Next week I will participate in the Herrenhäuser Konferenz on Big Data in a Transdisciplinary Perspective organized by the Volkswagen Stiftung. The conference aims to address issues raised by “big data” in science, business, and politics:
Large amounts of data, a variety of sources, high speed production, but also high speed processing – these are the basic characteristics of Big Data. The amount of data that is generated and collected in each second grows exponentially. The management of Big Data, the intelligent use of large, heterogeneous data sets, is becoming increasingly important for competition. It is affecting all sectors – industry and academia but also the public sector. While the economy is exploring Big Data as a new gold mine, politicians are fighting over the problem of data capitalism, whereas science tackles the question of cross-disciplinary benefits, as well as on the challenges and the likely consequences for technology, innovation, and society.
I will contribute a poster focusing on some of my dissertation’s findings on the use of Twitter in the analysis of social and political phenomena. More on that topic later this year once the dissertation is published.
Twitter in the Analysis of Social Phenomena : Mediated Reflections of Social Life in Digital Trace Data
Most research using digital trace data in the analysis of social phenomena implicitly assumes these data to provide true mirrors to phenomena of interest (mirror hypothesis). Given specific data generating processes producing the data used in these analyses, this hypothesis seems highly unlikely. Instead, it is far more likely that these data offer a skewed reflection of social phenomena mediated through interests, attention, and intentions of users and service-specific affordances (mediation hypothesis). This can be illustrated by the analysis of political phenomena with digital trace data collected on the microblogging service Twitter.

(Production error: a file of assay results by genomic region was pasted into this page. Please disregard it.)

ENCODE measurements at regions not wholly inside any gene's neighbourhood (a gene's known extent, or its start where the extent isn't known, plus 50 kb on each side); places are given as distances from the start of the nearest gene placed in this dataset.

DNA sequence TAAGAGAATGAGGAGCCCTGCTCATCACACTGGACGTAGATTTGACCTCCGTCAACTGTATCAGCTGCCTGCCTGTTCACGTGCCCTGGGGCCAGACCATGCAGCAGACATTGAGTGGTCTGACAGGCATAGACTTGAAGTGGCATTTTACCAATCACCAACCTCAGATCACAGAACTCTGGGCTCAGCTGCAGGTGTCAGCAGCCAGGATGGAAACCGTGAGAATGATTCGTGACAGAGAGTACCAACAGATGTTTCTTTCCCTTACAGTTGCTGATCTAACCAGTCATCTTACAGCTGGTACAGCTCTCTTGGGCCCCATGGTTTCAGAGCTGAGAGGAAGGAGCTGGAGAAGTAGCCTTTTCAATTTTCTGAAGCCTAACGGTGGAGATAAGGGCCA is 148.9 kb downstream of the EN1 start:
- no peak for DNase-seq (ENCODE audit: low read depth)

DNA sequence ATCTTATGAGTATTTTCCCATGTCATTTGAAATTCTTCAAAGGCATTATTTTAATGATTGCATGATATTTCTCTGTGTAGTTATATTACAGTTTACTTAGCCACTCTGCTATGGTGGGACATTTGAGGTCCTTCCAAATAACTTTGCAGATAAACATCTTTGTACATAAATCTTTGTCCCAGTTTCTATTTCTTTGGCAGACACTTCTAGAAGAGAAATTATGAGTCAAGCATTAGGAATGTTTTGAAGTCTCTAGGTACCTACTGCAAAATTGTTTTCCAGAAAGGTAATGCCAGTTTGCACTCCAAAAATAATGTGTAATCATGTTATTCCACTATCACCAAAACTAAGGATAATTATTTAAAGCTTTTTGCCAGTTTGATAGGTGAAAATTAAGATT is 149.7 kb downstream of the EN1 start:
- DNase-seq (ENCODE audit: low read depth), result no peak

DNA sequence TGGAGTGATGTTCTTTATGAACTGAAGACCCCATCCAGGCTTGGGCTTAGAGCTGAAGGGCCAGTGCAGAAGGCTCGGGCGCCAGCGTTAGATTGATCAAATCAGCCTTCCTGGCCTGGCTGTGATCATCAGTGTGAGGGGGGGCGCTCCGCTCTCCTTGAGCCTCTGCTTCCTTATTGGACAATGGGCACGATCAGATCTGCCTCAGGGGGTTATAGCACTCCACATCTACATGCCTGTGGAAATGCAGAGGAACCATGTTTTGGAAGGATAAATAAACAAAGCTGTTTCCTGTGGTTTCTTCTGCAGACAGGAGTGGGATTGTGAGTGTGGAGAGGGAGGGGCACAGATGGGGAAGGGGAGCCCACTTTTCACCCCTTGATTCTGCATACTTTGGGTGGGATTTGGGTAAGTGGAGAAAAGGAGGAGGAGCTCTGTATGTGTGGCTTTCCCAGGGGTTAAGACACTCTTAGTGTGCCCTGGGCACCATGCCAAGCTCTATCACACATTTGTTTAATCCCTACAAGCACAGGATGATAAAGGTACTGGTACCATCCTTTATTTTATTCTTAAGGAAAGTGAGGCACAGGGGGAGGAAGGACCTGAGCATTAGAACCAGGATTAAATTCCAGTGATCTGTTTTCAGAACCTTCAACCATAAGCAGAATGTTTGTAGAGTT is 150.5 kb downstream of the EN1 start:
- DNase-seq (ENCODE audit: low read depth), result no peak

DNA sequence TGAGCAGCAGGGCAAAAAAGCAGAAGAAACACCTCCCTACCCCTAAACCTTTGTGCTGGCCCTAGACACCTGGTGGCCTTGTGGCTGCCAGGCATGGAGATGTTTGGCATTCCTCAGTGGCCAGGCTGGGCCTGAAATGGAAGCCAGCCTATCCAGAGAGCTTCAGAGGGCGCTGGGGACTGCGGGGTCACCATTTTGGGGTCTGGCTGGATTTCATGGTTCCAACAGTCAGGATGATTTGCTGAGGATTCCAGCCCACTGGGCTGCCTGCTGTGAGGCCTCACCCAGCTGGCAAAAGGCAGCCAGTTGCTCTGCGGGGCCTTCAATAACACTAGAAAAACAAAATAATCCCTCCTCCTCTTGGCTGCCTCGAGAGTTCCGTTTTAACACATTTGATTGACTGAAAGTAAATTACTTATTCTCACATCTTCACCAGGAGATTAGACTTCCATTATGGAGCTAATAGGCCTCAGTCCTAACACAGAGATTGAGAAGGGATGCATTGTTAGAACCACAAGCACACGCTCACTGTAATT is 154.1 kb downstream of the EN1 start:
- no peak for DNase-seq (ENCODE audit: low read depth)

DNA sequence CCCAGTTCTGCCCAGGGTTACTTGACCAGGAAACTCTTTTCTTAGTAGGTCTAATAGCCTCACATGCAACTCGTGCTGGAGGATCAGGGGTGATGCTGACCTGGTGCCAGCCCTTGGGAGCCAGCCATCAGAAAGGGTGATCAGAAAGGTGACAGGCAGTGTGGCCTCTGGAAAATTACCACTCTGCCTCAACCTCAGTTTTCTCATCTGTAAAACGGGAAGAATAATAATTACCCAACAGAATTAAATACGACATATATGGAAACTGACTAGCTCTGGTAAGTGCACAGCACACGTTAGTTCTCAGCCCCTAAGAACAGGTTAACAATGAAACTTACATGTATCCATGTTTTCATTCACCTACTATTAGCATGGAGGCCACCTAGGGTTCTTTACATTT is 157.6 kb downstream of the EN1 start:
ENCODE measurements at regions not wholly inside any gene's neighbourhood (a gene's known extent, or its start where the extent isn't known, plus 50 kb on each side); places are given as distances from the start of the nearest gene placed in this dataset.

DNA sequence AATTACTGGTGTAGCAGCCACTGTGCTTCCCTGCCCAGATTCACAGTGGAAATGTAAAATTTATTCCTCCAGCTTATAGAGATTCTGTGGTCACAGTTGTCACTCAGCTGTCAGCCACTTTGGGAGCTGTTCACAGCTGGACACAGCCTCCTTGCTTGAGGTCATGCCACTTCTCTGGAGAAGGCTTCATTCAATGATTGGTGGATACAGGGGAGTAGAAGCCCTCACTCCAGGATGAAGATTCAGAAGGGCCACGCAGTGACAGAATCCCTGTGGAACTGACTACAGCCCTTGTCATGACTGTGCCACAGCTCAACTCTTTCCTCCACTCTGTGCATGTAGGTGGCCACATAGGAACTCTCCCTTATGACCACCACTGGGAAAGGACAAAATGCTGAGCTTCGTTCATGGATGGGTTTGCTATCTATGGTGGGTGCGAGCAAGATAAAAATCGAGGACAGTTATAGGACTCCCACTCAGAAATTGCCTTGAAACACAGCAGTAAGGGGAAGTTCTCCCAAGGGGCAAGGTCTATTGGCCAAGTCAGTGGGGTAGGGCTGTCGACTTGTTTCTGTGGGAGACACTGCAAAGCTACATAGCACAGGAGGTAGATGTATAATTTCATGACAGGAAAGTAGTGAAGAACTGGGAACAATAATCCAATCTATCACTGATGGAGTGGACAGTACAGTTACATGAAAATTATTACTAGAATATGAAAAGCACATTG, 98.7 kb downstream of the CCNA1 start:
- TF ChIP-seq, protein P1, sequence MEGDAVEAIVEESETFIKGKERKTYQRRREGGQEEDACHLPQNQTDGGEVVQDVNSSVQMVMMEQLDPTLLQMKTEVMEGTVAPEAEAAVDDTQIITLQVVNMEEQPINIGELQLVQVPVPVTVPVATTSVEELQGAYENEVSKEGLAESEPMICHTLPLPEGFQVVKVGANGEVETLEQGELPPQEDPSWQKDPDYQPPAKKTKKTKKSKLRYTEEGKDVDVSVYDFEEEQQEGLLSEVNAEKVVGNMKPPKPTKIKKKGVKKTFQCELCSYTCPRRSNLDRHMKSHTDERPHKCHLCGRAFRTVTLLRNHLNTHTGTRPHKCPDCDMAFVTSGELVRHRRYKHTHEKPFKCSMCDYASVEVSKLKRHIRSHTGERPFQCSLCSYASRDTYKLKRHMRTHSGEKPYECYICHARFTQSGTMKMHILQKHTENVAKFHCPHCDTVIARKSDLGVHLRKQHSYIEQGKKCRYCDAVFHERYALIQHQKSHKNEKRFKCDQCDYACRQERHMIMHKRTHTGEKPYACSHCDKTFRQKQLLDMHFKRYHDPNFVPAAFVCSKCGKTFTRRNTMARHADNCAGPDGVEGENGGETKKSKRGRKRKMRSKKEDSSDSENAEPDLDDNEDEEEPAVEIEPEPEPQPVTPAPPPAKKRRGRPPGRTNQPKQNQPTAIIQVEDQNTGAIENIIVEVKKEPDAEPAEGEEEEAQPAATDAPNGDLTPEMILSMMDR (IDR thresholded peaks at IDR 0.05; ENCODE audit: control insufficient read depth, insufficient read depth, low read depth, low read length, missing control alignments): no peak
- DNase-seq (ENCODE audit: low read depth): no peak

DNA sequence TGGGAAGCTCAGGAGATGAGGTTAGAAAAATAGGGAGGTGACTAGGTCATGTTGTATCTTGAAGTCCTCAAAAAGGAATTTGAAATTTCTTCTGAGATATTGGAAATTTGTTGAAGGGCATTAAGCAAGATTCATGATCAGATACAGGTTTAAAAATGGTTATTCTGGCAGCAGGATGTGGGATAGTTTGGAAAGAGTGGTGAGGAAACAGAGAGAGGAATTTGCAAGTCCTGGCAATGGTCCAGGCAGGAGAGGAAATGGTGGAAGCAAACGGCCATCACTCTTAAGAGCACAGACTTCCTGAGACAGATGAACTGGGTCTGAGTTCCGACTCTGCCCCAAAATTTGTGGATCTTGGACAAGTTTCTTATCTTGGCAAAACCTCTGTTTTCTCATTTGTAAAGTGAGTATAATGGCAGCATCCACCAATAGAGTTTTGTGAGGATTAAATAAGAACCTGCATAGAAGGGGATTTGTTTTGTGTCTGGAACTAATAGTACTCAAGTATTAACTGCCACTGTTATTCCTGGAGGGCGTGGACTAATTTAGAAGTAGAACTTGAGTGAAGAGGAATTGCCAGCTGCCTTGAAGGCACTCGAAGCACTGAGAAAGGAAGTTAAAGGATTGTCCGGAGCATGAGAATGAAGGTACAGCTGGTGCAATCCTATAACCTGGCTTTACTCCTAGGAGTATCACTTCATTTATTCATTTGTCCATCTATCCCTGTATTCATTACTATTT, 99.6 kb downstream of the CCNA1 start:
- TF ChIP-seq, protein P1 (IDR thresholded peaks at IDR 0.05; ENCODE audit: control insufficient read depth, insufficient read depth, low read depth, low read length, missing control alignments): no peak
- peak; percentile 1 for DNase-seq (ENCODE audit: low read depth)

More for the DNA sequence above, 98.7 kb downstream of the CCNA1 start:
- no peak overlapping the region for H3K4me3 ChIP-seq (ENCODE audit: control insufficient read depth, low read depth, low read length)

Traces of political phenomena in Twitter data are produced in a multi-step mediation process. Based on an underlying political or social phenomenon (A) a stimulus emerges (such as an event) which has to grab the attention of a Twitter user for her to consider referring to politics in a tweet (B). Following this, users have to encode their initial responses to elements of political reality within the technological limitations of the microblogging service to create a digital artifact, tweet (C). These can in turn be aggregated (D). Based on these aggregates, various metrics can be calculated (e.g. mention counts of political actors or the structure of networks based on their interactions), potentially allowing inferences on the political phenomena giving rise to the data (4).
The relationship between tweets and political reality is thus filtered by various mediating steps, potentially introducing various biases leading the picture of political reality emerging from aggregates of tweets to be blurred or skewed. Three types of influences are likely to affect this mediation process. Some are based on characteristics of events in political reality (1), some on the individual characteristics of users (2), and some on the specific technological design of Twitter and respective usage conventions (3). These mediating factors have to be examined much more closely to understand which parts of political reality are likely to be emphasized by this process and which are likely to be neglected.
Political reality as found in aggregates of Twitter messages diverges from political reality in general. This is true for political events, popular topics of discussion, and attention towards political actors. This suggests some caution in expecting Twitter data to provide a true image of political phenomena. Instead, digital trace data appear to provide a selection of political reality determined by various mediation processes associated with the use of various digital services. Put differently, we have to take the dynamics and mechanisms of mediation of political reality through digital services seriously if we want to use digital trace data in the analysis of political and social phenomena.
Jungherr, A. (2015). Analyzing Political Communication with Digital Trace Data: The Role of Twitter Messages in Social Science Research. Springer, Heidelberg. In Press.